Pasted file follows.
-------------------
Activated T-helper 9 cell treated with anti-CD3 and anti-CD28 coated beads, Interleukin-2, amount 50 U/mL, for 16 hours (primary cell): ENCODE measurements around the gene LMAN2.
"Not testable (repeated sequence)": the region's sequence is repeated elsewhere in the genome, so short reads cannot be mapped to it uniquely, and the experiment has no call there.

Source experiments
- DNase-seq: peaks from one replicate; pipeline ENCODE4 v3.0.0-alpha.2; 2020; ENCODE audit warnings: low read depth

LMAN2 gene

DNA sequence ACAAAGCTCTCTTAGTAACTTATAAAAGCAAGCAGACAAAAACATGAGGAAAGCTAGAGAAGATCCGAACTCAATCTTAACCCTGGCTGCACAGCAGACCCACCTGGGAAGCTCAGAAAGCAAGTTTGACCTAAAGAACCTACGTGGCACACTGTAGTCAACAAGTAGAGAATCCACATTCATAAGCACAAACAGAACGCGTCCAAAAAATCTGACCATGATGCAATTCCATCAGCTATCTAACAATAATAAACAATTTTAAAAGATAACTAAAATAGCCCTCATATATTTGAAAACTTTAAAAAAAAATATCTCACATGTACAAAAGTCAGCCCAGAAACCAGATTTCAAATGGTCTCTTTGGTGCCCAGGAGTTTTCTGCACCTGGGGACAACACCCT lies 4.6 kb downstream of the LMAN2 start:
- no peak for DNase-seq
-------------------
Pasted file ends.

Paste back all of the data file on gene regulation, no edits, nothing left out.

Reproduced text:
Activated T-helper 9 cell treated with anti-CD3 and anti-CD28 coated beads, Interleukin-2, amount 50 U/mL, for 16 hours (primary cell): ENCODE measurements around the gene LMAN2.
"Not testable (repeated sequence)": the region's sequence is repeated elsewhere in the genome, so short reads cannot be mapped to it uniquely, and the experiment has no call there.

Source experiments
- DNase-seq: peaks from one replicate; pipeline ENCODE4 v3.0.0-alpha.2; 2020; ENCODE audit warnings: low read depth

LMAN2 gene

DNA sequence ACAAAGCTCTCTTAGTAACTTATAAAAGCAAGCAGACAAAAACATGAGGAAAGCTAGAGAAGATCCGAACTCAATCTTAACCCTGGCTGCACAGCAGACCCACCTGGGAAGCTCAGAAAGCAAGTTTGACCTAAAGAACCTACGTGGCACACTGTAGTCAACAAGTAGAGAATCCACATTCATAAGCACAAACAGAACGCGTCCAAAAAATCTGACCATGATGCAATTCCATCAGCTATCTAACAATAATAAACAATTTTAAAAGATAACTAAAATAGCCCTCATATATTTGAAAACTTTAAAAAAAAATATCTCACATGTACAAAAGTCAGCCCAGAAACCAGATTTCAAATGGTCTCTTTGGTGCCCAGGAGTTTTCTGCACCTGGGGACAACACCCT lies 4.6 kb downstream of the LMAN2 start:
- no peak for DNase-seq